Richard Brown's decision not to seek re-election as Queens district attorney isn't likely to trigger a flood of new candidates in the race. That's because it came as little surprise.

"I think everybody understood that Judge Brown was not going to be running for re-election," Rory Lancman.

Lancman, a Queens city councilman, was the first to jump in, last September. The longtime lawmaker is running on an aggressive platform of reform, including protecting victims of police misconduct. He's drawn a clear contrast with Brown's approach.

"His vision for criminal justice in the last few years has not been in step with the kind of reform that we need," Lancman said.

(Queens City Councilman Rory Lancman announced his campaign for Queens DA back in September. He says the next district attorney needs to be someone who will overhaul prosecutorial practices detrimental to New Yorkers).

Borough President Melinda Katz is a familiar face to voters, having now twice won a borough-wide election. She, too, is campaigning on the promise of sweeping criminal justice reforms, and she says Brown's announcement means Queens is entering a new era.

"It allows for a greater change in the viewpoints of the district attorney's office," Katz said. "The national movement has not been so vocal here in the borough of Queens by the DA's office."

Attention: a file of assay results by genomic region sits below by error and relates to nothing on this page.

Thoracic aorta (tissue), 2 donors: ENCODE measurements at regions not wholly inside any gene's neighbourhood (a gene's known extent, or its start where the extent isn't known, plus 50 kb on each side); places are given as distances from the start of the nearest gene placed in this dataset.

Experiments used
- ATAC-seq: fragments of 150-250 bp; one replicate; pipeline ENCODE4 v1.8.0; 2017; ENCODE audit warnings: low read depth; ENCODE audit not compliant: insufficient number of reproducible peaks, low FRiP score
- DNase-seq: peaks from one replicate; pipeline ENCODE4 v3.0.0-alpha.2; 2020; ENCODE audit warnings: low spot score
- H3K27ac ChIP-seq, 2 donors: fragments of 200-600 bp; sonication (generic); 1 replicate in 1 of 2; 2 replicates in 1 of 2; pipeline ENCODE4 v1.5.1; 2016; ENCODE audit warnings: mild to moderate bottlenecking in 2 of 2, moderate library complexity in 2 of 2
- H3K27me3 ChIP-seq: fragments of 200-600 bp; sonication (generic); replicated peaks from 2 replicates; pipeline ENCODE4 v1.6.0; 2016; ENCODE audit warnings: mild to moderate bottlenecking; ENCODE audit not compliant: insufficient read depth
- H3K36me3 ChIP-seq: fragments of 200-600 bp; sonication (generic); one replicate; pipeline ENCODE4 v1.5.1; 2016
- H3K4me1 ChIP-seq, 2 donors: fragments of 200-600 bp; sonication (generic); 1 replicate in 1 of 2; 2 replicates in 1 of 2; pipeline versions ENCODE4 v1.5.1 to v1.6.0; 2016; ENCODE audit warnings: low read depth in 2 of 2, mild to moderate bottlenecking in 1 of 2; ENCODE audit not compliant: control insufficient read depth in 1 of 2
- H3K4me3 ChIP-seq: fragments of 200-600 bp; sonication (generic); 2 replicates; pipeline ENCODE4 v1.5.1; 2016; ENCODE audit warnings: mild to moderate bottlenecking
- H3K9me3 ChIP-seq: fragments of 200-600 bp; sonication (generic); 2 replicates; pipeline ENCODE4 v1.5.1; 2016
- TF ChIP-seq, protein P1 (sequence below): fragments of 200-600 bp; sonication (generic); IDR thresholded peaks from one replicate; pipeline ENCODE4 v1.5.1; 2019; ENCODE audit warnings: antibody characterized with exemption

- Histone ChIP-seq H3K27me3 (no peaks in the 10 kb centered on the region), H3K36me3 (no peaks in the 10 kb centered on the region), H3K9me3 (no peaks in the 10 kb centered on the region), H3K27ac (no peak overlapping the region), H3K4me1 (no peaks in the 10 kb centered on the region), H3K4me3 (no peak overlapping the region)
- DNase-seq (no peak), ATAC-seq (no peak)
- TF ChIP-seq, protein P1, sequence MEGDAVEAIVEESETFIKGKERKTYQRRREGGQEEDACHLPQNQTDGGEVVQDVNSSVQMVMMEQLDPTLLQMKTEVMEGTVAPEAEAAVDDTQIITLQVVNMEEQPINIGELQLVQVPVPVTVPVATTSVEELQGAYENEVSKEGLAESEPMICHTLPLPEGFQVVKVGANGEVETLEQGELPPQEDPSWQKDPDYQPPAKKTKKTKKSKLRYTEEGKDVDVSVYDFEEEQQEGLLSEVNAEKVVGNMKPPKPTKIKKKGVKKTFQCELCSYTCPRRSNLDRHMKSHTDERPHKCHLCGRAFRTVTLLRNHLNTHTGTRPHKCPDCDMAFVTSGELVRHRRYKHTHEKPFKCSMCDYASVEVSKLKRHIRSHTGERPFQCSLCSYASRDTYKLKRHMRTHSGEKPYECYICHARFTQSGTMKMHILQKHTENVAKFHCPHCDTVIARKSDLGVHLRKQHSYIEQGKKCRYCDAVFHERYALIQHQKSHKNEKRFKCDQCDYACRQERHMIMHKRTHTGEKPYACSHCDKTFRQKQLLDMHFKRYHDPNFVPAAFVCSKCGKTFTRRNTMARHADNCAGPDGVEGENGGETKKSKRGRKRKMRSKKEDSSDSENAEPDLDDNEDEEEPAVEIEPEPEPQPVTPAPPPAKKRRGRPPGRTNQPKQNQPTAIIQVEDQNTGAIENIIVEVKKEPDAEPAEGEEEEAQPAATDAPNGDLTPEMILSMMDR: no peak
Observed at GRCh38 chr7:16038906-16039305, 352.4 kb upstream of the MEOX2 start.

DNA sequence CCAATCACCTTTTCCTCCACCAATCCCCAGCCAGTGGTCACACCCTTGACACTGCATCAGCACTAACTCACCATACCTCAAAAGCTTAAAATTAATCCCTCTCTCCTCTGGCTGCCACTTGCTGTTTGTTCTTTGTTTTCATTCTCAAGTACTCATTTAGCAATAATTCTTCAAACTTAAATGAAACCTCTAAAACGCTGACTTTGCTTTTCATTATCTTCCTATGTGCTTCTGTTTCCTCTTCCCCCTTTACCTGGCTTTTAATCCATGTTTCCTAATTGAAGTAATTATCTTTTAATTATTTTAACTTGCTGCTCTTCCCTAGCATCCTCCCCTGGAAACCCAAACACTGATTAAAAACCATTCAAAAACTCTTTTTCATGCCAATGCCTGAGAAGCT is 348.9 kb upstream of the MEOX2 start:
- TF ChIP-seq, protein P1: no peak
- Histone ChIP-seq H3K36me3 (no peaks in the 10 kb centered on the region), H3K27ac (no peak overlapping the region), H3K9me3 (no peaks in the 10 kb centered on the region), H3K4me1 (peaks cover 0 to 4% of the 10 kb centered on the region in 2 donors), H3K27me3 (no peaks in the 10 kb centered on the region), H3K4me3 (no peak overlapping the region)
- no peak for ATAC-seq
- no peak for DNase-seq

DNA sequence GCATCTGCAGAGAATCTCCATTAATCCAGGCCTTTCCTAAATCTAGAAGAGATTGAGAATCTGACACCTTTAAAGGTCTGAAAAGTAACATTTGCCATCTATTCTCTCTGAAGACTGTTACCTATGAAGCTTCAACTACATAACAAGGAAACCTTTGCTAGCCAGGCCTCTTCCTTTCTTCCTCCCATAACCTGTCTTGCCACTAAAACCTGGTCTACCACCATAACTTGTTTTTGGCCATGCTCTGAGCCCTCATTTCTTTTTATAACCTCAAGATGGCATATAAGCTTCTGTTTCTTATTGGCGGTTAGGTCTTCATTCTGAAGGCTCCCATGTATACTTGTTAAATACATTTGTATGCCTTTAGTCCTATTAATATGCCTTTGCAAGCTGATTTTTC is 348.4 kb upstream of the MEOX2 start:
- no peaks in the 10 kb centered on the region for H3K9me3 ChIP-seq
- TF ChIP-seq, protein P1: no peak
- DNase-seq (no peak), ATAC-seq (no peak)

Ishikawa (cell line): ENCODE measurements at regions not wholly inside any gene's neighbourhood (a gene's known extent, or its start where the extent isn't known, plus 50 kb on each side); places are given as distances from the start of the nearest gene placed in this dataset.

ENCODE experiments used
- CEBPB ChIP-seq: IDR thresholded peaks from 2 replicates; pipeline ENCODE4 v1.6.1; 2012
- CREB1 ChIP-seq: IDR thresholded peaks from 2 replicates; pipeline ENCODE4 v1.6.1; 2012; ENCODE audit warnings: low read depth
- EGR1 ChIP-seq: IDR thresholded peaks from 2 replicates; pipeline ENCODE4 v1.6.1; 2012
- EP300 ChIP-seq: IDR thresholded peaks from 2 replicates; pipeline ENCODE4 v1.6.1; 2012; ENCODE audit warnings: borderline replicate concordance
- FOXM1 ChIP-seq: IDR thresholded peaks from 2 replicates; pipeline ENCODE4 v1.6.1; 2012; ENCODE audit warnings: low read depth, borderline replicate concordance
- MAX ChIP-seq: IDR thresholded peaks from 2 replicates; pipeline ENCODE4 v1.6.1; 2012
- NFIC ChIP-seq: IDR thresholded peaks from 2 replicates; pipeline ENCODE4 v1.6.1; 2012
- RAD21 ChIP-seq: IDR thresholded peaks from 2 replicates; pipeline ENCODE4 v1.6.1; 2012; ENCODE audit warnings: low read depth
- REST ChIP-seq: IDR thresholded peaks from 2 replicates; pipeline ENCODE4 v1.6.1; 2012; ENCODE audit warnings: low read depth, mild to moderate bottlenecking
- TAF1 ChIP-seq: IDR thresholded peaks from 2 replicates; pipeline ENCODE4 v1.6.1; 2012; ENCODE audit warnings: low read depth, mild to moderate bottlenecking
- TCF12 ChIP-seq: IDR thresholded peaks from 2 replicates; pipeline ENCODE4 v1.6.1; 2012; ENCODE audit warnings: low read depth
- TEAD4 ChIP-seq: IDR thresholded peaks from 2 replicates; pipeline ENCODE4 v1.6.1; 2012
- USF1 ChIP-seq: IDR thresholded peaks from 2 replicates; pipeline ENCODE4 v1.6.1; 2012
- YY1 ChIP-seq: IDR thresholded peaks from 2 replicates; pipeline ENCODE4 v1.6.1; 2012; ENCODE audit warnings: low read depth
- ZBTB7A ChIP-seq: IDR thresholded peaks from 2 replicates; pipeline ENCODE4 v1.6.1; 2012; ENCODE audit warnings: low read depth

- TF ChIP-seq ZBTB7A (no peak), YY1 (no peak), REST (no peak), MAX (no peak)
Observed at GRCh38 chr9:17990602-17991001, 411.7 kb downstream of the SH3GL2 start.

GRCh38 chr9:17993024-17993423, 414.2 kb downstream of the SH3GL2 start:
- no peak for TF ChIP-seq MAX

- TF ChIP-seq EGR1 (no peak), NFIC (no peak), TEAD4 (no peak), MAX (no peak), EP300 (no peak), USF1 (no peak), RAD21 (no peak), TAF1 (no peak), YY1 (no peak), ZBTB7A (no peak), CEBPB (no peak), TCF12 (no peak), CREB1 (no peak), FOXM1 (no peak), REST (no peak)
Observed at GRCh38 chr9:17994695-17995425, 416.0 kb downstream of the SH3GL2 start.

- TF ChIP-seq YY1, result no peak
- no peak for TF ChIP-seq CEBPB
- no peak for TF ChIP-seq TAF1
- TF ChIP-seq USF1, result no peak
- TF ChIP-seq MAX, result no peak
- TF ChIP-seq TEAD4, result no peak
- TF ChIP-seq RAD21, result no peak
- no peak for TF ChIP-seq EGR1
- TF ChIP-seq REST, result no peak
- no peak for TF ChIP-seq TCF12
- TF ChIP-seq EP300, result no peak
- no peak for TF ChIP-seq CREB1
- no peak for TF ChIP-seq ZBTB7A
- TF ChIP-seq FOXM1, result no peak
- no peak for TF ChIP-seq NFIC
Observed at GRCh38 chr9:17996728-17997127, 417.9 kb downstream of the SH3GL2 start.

(Queens Borough President Melinda Katz has already twice won a borough-wide election).

A third candidate, longtime judge and former prosecutor Greg Lasak, also a Democrat, launched his campaign in October, highlighting his work in the Queens DA's office reversing wrongful convictions.

Whether or not any others join in, the race is already the most competitive in decades. Brown won seven elections virtually unopposed.

Those now seeking to replace him did make a point Wednesday of thanking him for his decades of service.

"He's had a long and distinguished career," Lancman said. "Now, the people of Queens have to decide what they want criminal justice to look like in Queens, potentially for the next quarter-century."


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